First published on TECHNET on Jun 07, 2012
One of the major pieces of functionality in Orchestrator and in many of the Integration Packs the ability to monitor something (a database, a server) and start a runbook when a certain condition occurs. The monitor activities are used extensively by customers in a wide array of scenarios. But is it the best way to accomplish the scenario?
First of all, let’s take a look at how runbooks are handled by Runbook Servers. Each running runbook consumes a “slot” in the available runbook throttling limit that’s set for each Runbook Server. By default, this limit is set to 50, but in reality you might set that much higher depending on the types of load your runbooks place on the system, the performance characteristics of the server, and so on (for more info on changing the limit, see TechNet:
How to Configure Runbook Throttling
). Regardless of what the limit is or whether you will run enough runbooks concurrently to reach it, there is a limit. For every runbook that is running - every monitor runbook that is active, every runbook and all of the child runbooks that they might call – there is a PolicyModule.exe instance and that is consuming one of those slots in the throttling limit.
In addition to the above, realize that you may have multiple monitor runbooks running against the same data source. For example, you may be monitoring Operations Manager for certain conditions like new alerts of a certain type or changes in status of a monitor for a set of computers. It’s highly likely that you will have multiple monitors, each polling the Operations Manager server every 5 seconds, putting additional load on the Operations Manager server because it has to do queries of its data every 5 seconds for 5 or 10 (or maybe more) different monitors. Now repeat this scenario across your other data sources, like Service Manager, Configuration Manager, Virtual Machine Manager, and so on. You begin to see how this might have a performance impact not only on Orchestrator, but on the other systems as well. I hope you also see the answer to the question in the title
The better solution, when you have the ability to implement it in the data sources outside of Orchestrator, is triggering. By that I mean actively invoking a runbook to start when the outside system, such as Operations Manager, sees a specific condition occur. For example, Operations Manager is highly tuned for performance in gathering monitoring data and triggering actions based on that data. It is a much more optimal solution to add an additional action to its list of tasks to perform on given conditions. In the case of a monitor, when Operations Manager is monitoring a system and detects a failure condition, instead of just issuing an alert, it could also trigger a runbook to start and even pass it parameters. Using a simple tool like the
command-line Job Runner utility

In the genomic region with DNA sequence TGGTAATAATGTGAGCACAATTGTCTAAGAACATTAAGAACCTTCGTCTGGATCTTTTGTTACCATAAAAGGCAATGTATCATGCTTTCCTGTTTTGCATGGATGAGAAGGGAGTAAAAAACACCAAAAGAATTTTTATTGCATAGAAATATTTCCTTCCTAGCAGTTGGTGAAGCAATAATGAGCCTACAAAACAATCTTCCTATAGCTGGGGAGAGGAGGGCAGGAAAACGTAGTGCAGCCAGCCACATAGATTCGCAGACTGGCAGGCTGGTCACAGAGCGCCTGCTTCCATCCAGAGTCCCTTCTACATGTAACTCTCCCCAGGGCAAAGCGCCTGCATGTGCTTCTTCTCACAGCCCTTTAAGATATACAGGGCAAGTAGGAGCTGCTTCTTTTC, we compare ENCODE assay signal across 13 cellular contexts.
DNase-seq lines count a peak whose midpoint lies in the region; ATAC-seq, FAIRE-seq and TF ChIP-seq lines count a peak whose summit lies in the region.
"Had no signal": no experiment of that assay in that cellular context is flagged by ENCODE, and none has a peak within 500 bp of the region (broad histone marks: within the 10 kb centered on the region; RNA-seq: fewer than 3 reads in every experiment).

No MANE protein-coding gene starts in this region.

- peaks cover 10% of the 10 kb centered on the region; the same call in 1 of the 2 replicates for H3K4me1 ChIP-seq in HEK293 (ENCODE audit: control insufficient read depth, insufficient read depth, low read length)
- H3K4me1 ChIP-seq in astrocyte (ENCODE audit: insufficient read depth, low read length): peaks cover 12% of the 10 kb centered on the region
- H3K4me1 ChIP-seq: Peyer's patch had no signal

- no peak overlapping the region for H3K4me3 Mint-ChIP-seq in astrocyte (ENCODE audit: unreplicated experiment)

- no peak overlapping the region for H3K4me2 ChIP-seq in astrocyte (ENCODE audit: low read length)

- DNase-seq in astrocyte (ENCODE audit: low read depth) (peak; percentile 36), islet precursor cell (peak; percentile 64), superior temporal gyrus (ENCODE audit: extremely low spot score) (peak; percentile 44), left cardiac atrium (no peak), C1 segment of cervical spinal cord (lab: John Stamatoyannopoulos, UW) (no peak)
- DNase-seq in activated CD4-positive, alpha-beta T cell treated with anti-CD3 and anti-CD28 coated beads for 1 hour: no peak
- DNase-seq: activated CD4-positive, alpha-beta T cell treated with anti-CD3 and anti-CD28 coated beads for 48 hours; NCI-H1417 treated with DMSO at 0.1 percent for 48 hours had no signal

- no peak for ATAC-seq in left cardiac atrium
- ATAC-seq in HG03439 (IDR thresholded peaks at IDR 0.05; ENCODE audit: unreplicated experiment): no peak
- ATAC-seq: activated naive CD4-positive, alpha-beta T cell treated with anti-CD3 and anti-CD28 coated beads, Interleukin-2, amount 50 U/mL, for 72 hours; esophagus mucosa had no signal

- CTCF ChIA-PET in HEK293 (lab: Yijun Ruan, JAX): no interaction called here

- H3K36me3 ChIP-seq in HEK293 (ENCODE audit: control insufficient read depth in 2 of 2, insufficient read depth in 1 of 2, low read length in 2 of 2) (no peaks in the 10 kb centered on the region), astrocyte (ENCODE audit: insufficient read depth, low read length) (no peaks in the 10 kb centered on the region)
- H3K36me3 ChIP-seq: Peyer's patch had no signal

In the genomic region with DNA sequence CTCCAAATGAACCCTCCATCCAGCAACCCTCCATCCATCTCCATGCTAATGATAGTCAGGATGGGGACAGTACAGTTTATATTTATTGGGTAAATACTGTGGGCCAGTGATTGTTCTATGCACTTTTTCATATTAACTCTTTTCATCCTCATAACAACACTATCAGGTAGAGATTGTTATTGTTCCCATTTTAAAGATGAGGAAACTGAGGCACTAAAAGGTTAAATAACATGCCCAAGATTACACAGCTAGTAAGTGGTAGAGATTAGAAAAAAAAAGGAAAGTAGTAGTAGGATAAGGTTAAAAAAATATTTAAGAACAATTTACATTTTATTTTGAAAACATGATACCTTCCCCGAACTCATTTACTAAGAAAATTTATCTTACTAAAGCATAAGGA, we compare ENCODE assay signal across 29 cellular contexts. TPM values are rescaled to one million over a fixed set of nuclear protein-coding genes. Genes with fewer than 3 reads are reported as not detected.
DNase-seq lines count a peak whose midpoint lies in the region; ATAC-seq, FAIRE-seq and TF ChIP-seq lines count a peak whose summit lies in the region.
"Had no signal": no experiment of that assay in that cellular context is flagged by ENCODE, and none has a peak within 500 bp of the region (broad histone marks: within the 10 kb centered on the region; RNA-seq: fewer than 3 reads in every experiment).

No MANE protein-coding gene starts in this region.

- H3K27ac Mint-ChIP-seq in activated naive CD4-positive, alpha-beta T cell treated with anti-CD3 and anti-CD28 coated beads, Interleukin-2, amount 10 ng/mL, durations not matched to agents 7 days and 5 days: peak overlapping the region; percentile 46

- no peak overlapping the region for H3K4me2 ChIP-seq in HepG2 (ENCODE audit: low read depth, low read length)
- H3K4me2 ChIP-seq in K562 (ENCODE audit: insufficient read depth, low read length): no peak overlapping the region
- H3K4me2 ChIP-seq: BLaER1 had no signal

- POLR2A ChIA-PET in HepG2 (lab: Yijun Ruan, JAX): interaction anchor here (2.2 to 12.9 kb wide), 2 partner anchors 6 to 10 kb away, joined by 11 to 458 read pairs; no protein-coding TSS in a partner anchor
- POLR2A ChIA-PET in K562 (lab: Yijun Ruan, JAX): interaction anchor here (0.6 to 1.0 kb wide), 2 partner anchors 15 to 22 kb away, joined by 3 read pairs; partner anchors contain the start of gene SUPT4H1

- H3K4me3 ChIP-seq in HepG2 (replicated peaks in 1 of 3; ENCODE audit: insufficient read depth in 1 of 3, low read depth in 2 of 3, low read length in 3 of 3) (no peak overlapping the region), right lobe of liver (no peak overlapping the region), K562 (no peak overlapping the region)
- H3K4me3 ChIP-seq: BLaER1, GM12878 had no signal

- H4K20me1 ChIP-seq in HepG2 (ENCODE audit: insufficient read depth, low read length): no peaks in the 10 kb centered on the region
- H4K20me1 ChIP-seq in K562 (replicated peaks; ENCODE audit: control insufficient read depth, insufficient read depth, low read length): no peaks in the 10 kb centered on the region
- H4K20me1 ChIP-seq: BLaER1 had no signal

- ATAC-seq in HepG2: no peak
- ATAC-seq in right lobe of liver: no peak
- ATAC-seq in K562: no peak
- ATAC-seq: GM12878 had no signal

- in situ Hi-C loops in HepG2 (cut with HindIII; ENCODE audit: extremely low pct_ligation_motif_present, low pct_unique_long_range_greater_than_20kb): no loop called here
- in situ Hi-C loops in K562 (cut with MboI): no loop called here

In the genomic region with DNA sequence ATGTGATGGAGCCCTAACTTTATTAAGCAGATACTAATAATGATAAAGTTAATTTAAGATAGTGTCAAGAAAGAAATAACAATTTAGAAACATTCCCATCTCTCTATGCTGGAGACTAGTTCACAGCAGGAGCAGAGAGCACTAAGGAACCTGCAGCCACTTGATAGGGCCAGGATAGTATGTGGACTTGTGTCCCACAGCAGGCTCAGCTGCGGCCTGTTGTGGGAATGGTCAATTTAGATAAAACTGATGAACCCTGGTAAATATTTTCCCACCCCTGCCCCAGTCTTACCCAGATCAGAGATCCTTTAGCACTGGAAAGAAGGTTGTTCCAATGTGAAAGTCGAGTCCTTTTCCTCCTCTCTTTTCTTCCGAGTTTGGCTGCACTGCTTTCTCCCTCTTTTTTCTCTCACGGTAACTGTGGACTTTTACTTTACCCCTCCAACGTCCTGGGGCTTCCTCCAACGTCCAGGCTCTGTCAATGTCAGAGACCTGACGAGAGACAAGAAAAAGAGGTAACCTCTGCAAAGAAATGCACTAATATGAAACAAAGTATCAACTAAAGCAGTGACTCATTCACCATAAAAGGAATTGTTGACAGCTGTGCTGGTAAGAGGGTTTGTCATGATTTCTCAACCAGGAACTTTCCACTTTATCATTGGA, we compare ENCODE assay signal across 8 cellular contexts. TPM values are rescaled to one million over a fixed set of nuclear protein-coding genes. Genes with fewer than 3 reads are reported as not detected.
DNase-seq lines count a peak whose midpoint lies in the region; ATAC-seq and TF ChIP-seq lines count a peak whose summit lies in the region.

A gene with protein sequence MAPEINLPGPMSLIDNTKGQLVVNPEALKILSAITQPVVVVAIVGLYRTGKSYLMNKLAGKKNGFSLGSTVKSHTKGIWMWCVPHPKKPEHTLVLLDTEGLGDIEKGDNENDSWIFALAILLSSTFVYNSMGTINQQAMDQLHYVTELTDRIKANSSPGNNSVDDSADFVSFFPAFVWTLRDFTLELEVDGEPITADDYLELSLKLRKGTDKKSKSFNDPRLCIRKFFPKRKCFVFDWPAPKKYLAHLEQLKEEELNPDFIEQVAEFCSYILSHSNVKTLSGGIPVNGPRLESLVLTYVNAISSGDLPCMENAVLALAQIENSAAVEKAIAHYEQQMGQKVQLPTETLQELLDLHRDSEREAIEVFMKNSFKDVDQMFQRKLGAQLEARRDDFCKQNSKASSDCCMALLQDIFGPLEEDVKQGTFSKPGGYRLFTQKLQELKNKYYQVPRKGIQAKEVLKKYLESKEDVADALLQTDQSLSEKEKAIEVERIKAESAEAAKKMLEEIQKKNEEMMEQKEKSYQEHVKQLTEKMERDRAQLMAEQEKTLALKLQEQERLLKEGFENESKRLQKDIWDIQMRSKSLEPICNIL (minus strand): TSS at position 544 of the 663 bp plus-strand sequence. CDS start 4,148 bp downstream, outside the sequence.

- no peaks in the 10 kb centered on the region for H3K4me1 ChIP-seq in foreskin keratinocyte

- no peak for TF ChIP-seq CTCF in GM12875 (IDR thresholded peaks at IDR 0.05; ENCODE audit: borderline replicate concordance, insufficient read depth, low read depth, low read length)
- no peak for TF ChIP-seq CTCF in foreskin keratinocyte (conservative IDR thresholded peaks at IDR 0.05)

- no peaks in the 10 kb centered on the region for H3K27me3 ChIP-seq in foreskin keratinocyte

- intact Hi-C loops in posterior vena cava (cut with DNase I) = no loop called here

, you can perform a remediation task that is an Orchestrator runbook. Not only are these more flexible than locked Management Packs, they have a lot more capabilities in crossing multiple IT silos and connecting to many more systems outside the reach of Operations Manager. You can also integrate the runbook to coordinate the actions with Service Manager or any other application for which there is an Integration Pack.
What about those systems where you don’t have the flexibility to add actions to invoke a runbook? Well, for those situations, using monitor runbooks is still a viable option, but depending on the number of individual monitors you expect to have, you might want to try aggregation of monitors into a sort of “publisher-subscriber” model. This kind of model combines the queries needed by multiple runbooks into a larger, aggregated query, so that there is one (or at least fewer) individual query that is polling the data source. Then, based on the data received, you set conditional links that then trigger the other runbooks needed to perform the required actions. The resulting runbook might look something like this:
You would just set conditions on the link based on the differences in the data that determined what runbook to invoke, such as the computer name or monitoring class, or state. Using this methodology aggregates the polling being performed on the remote data source and not only improves performance on the Orchestrator server and frees up slots in the throttling limit, it improves performance on the remote server because it doesn’t have as many individual monitors polling it constantly.
A better publisher-subscriber model would allow you to simply have a single monitor in a runbook and a database table behind it that stores the subscribers and the data conditions they need to activate, rather than having to add lots of Invoke Runbook activities and keep those up to date. But, that’s a custom activity for another time…